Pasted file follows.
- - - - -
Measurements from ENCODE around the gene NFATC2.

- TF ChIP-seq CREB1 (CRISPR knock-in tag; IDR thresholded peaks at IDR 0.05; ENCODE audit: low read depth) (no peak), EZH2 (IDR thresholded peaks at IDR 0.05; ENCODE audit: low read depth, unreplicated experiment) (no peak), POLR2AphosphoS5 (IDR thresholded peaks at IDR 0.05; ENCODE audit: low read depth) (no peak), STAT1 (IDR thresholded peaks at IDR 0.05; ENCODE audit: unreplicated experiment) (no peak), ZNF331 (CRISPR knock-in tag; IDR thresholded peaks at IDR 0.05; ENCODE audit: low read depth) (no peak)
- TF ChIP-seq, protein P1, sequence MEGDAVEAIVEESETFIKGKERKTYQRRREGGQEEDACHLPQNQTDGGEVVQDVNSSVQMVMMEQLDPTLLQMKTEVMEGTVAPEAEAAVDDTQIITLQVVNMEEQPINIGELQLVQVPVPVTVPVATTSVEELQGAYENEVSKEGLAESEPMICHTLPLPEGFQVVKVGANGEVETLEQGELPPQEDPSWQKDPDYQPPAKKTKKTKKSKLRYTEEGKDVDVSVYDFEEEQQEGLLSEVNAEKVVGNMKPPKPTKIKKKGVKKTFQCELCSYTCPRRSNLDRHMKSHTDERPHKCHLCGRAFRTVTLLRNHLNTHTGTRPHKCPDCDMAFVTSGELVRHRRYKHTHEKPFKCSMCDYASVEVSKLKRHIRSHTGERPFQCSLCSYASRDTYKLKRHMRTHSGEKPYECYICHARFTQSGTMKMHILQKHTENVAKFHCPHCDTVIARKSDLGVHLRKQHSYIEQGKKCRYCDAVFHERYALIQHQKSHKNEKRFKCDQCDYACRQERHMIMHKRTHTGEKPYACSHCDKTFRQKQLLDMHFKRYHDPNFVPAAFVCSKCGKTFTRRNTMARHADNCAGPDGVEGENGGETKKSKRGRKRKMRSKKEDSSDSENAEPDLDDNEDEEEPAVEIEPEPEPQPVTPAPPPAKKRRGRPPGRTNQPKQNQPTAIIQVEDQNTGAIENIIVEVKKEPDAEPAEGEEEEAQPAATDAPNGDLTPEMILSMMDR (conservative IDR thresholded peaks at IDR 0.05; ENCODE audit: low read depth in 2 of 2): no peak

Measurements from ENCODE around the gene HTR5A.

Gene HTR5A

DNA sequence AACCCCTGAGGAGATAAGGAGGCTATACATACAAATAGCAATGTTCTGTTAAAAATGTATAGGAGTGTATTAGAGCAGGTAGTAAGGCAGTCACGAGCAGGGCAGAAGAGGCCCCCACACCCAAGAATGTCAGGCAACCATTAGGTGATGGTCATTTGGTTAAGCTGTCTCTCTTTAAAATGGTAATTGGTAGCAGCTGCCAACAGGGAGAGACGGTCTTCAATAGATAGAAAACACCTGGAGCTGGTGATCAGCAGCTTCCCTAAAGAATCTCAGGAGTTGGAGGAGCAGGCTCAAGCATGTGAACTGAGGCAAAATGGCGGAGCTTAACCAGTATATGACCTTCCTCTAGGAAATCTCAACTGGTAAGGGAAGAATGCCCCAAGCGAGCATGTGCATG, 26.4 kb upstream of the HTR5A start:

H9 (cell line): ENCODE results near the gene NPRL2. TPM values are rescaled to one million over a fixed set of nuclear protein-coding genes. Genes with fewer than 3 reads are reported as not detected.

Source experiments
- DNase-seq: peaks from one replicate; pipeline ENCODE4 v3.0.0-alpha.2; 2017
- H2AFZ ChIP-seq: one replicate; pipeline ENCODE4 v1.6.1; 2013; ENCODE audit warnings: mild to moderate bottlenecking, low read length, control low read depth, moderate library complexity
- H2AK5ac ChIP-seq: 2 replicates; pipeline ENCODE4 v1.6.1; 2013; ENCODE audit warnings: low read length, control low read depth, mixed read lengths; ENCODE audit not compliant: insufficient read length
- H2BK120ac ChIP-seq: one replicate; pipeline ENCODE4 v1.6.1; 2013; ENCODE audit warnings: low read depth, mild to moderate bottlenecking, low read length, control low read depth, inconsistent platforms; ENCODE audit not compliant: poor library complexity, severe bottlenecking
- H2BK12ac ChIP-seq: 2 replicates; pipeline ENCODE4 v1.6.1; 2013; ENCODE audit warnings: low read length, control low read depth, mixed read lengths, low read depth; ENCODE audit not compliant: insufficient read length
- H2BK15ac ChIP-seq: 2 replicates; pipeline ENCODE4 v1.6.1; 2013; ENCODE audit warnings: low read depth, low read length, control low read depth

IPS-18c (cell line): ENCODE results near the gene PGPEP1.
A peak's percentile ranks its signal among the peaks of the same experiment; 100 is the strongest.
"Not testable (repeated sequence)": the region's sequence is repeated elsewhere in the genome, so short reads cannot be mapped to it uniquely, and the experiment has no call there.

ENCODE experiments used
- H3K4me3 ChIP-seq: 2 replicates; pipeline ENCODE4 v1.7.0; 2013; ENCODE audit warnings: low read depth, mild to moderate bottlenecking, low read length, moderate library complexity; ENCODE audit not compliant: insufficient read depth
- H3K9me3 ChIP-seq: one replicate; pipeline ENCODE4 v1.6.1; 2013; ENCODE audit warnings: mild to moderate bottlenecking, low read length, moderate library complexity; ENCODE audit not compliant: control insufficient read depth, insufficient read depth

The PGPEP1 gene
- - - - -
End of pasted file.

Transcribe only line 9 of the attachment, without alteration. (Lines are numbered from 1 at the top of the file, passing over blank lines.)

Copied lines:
- DNase-seq: peaks from one replicate; pipeline ENCODE4 v3.0.0-alpha.2; 2017